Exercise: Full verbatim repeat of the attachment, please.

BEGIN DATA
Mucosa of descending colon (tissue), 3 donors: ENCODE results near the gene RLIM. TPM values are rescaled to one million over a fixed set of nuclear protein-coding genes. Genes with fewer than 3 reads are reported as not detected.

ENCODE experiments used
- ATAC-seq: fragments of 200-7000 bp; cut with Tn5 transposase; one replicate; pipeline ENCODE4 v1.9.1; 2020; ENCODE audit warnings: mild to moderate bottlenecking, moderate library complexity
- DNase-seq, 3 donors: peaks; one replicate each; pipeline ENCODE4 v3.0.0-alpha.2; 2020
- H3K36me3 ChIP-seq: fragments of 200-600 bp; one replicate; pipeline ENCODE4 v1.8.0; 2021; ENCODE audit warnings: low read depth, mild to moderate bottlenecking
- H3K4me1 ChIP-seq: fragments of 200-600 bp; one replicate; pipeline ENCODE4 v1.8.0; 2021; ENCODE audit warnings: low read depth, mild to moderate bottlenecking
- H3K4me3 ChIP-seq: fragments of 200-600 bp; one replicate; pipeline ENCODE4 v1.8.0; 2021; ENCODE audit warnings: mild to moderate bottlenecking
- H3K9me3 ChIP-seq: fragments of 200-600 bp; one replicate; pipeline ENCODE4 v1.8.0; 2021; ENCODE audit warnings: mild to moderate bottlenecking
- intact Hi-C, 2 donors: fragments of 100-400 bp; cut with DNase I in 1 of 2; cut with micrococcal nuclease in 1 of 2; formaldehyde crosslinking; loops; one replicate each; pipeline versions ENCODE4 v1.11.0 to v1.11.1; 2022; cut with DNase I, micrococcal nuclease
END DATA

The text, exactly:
Mucosa of descending colon (tissue), 3 donors: ENCODE results near the gene RLIM. TPM values are rescaled to one million over a fixed set of nuclear protein-coding genes. Genes with fewer than 3 reads are reported as not detected.

ENCODE experiments used
- ATAC-seq: fragments of 200-7000 bp; cut with Tn5 transposase; one replicate; pipeline ENCODE4 v1.9.1; 2020; ENCODE audit warnings: mild to moderate bottlenecking, moderate library complexity
- DNase-seq, 3 donors: peaks; one replicate each; pipeline ENCODE4 v3.0.0-alpha.2; 2020
- H3K36me3 ChIP-seq: fragments of 200-600 bp; one replicate; pipeline ENCODE4 v1.8.0; 2021; ENCODE audit warnings: low read depth, mild to moderate bottlenecking
- H3K4me1 ChIP-seq: fragments of 200-600 bp; one replicate; pipeline ENCODE4 v1.8.0; 2021; ENCODE audit warnings: low read depth, mild to moderate bottlenecking
- H3K4me3 ChIP-seq: fragments of 200-600 bp; one replicate; pipeline ENCODE4 v1.8.0; 2021; ENCODE audit warnings: mild to moderate bottlenecking
- H3K9me3 ChIP-seq: fragments of 200-600 bp; one replicate; pipeline ENCODE4 v1.8.0; 2021; ENCODE audit warnings: mild to moderate bottlenecking
- intact Hi-C, 2 donors: fragments of 100-400 bp; cut with DNase I in 1 of 2; cut with micrococcal nuclease in 1 of 2; formaldehyde crosslinking; loops; one replicate each; pipeline versions ENCODE4 v1.11.0 to v1.11.1; 2022; cut with DNase I, micrococcal nuclease